Brothers and sisters, let us strive to be distinguished not as defenders of a particular brand of doctrine, but as “servants” through whom many will believe in the glorious Gospel of Christ as the Lord gives opportunity to each one.

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Discussion

17 thoughts on “>The Branding and Commodifying of the Gospel

  1. >George Bubbaya Wush?

    Posted by Nathan P. Gilmour | August 2, 2007, 3:33 pm
  2. >”Pot. Kettle.”One of the greatest come-back lines of the Godblogosphere wars. Or not. ;)Godblogosphere wars is a little cumbersome. Maybe GBW?

    Posted by Jeff Wright | August 2, 2007, 2:07 pm
  3. >You know Jeff. Pot. Kettle.Those Emergents rally around Brian McLauren, Rob Bell, etc. So who are they to accuse others of branding Christianity.Pot. Kettle. Or something like that.

    Posted by David Cho | August 2, 2007, 1:41 pm
  4. >Another thing you see is people throwing labels around as hammers against their opponents. There are the dangers that we need to watch out for concerning our own brands & labels but we have to be careful about how we are using them towards others as well. The same people who don’t like to be called fundamentalists because its not properly nuanced tend to be the same ones who call people “emergent” or “ECMers” and vice versa. Our labels and brands are useful, as you said, we just need to be careful with how we use them with ourselves and with others.

    Posted by Jeff Wright | July 31, 2007, 4:22 pm
  5. >Absoletely Jeff. I think attempting to avoid all manner of “branding” in doctrinal matters would be about the same as going to the grocery store and refusing to buy anything with a brand. Even the generic stuff these days has a label and name, thus a brand. The problem I see is when the brand becomes paramount; when, as you point out, we can’t or won’t question the propositions of our camp either from laziness or blind loyalty. Labels, and thus brands, are useful tools for helping us to know what we’re getting. We trust in the quality of certain brands, and usually with good reason. I think it’s the same with doctrine. We trust certain brands of doctrine because they do have a good track record. But in the end, we have to keep in mind that every brand of doctrine out there is simply a construct of men, and thus open to fallibility. That which could be wrong MUST be questioned.

    Posted by Dwight | July 31, 2007, 3:02 am
  6. >I’m good with defending a particular brand of doctrine within limits. Dwight brought out one of the problems that can come with this, though. It can lead to laziness and an excess of parochialism. Sometimes we tend to give people in our “camp” a free pass without examining them as closely as we would others. Its definitely a problem if we shut our brains down to the point that we “go with whichever brand of the Gospel most appeals to their consumerist mentality, which usually means the brand that has the most engaging spokesman or presents the message in the newest and sexiest way.” This can come about either by being lazy, as I mentioned above, or by becoming a fanboy. Good stuff, Dwight. Thanks for the exhortation.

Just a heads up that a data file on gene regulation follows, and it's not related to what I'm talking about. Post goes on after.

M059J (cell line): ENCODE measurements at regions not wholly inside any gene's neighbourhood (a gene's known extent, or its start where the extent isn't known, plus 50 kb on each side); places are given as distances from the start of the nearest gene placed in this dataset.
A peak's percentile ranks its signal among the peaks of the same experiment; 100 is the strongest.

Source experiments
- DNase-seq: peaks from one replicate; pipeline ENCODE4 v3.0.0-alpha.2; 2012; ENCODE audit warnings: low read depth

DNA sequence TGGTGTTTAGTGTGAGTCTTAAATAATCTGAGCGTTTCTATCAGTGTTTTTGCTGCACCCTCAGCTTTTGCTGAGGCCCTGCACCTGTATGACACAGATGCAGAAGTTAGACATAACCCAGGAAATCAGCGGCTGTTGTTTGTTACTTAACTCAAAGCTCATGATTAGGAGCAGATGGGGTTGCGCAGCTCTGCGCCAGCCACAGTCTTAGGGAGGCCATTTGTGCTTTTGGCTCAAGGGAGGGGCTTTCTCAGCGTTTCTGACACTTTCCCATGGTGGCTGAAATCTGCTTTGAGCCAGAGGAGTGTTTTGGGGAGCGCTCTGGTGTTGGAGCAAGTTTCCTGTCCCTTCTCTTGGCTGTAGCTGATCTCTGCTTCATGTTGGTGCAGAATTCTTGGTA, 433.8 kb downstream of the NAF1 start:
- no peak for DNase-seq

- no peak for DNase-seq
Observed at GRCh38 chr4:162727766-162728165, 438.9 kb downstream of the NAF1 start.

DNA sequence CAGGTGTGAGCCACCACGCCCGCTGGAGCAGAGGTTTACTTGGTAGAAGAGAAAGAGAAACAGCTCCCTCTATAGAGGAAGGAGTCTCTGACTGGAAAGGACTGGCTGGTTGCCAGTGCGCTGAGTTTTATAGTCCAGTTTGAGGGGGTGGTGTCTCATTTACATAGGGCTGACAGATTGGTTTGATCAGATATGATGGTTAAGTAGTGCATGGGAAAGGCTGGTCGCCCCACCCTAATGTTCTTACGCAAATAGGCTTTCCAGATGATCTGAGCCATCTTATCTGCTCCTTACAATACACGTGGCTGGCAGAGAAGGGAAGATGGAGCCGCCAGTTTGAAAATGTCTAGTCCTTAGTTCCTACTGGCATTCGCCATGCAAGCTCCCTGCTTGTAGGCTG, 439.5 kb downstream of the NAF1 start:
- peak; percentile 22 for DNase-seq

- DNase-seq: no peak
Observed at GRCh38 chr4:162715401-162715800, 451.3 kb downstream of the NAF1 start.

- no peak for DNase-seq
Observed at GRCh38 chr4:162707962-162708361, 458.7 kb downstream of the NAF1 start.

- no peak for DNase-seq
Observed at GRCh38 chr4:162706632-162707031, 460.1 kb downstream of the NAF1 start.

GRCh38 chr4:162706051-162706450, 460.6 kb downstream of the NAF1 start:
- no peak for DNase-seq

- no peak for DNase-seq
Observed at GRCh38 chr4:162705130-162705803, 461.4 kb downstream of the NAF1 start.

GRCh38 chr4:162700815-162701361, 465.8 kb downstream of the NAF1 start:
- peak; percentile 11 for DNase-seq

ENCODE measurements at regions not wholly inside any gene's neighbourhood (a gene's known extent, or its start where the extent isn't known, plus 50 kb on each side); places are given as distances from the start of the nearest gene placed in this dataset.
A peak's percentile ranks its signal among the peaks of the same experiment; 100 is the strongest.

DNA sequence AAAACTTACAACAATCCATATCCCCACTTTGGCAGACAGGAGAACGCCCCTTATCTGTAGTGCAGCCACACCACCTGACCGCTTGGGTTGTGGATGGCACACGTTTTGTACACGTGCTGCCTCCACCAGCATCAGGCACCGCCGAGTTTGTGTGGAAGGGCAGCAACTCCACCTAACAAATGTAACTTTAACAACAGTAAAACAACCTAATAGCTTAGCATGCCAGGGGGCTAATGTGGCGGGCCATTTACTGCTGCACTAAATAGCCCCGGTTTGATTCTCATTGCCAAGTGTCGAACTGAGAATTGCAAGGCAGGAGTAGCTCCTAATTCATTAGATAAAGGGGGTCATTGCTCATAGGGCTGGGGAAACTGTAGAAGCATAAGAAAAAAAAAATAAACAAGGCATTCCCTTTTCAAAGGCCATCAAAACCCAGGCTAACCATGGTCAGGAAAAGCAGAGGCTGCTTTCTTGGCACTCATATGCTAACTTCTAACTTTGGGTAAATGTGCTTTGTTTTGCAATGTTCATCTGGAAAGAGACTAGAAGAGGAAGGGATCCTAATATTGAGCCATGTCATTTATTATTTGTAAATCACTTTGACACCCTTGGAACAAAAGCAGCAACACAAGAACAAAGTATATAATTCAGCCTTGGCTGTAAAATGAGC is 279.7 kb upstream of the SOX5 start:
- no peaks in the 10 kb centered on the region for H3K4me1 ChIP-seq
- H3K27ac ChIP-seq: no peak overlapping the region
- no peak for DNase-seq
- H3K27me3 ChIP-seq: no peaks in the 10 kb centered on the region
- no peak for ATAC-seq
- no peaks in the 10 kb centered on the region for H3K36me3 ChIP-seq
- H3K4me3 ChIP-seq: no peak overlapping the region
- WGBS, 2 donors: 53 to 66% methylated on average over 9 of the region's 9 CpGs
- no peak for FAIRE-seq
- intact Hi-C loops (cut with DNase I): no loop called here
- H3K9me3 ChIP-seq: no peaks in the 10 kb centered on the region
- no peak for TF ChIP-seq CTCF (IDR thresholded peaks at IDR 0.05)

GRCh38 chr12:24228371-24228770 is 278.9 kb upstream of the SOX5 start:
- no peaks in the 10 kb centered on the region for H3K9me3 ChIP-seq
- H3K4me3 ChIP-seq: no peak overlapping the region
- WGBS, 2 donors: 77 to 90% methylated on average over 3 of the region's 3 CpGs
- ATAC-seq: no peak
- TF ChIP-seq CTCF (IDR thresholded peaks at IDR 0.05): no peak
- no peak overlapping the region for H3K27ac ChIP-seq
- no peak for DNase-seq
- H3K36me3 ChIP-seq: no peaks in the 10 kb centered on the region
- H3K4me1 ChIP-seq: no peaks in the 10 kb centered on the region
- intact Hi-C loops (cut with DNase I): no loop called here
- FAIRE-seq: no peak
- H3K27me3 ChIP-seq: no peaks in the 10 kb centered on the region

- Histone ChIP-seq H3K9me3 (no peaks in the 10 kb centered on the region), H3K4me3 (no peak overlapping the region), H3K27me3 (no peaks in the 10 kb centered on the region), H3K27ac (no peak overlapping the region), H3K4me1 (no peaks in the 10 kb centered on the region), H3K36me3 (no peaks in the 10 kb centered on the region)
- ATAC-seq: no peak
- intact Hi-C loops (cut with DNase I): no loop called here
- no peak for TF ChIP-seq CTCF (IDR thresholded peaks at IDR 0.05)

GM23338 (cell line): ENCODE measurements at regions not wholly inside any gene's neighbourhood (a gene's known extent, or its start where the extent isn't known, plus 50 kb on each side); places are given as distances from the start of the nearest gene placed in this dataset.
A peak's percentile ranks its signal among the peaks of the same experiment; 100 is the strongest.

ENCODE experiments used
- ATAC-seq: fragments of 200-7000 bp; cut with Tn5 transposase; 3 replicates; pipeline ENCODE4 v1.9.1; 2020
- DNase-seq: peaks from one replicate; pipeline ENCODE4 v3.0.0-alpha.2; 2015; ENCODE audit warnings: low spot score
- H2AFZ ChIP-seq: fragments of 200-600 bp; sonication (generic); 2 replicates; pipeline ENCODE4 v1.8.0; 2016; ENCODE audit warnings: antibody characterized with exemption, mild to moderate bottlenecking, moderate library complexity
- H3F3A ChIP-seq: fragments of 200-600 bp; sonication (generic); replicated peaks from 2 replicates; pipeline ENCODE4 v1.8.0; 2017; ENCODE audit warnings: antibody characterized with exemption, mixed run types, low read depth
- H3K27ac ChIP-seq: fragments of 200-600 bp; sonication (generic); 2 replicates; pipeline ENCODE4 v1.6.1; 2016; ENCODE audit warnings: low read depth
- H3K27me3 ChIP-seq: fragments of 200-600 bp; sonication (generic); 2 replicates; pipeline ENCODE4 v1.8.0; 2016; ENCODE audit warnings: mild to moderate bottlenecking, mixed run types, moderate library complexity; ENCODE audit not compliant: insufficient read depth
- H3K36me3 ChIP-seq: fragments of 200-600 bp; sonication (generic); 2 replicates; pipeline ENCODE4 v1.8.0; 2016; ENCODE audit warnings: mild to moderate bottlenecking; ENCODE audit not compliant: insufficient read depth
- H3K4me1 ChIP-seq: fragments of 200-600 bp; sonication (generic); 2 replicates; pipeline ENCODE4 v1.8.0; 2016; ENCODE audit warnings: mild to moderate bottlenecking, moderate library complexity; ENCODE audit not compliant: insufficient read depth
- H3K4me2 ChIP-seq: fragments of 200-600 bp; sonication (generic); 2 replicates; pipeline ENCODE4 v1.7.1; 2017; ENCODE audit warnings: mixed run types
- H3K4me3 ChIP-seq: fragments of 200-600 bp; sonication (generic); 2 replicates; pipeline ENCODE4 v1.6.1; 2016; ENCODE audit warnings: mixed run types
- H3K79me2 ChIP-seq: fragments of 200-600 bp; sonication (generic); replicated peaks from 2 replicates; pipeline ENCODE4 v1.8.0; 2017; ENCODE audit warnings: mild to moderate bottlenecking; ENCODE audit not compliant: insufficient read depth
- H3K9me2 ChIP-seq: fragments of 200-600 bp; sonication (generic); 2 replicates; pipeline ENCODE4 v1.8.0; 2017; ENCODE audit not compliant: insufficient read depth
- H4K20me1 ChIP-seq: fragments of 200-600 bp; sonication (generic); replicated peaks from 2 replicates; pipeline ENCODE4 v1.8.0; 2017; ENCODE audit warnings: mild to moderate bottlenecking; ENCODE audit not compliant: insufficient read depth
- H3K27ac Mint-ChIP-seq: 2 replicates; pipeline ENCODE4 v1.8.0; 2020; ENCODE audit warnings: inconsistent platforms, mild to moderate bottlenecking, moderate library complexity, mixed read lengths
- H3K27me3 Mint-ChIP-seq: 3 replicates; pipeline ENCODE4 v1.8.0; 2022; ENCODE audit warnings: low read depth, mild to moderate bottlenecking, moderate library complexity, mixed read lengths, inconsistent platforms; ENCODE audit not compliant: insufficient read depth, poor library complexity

Posted by Jeff Wright | July 31, 2007, 2:10 am
  7. >Dwight, while I appreciate you shifting the blame to yourself, there is one thing that I would like to raise. Teaching “titans” need to be aware of having legions of sycophants who have long stopped thinking for themselves. But I see most of them revel in the adoration do very little to guard themselves against the perils of becoming greater than life.I can only speak for my own circumstances, and only take blame for what I feel personally responsible for. I agree that many leaders have achieved some manner of celebrity status, and many others seek and covet that status. Those who have it certainly need to be aware of both the personal pitfalls it exposes them to as well as the near cult-leader power it gives them over many other people. Even when these men are aware of the dangers and take measures to minimize them, as my former pastor and mentor certainly does, some people still choose to unquestioningly follow them.

    Posted by Dwight | July 28, 2007, 12:25 am
  8. >Teaching “titans” need to be aware of having legions of sycophants who have long stopped thinking for themselves. But I see most of them revel in the adoration do very little to guard themselves against the perils of becoming greater than life. He-he-he-he.Sadly this is too true. At Moody we had chapel speakers come who were treated with Rock star status (not by the school – but some students got goofy). Even some (few) professors copped an attitude that attracted small bands of eager followers.

    Posted by Jacob | July 27, 2007, 8:49 pm
  9. >Dwight, while I appreciate you shifting the blame to yourself, there is one thing that I would like to raise. Teaching “titans” need to be aware of having legions of sycophants who have long stopped thinking for themselves. But I see most of them revel in the adoration do very little to guard themselves against the perils of becoming greater than life.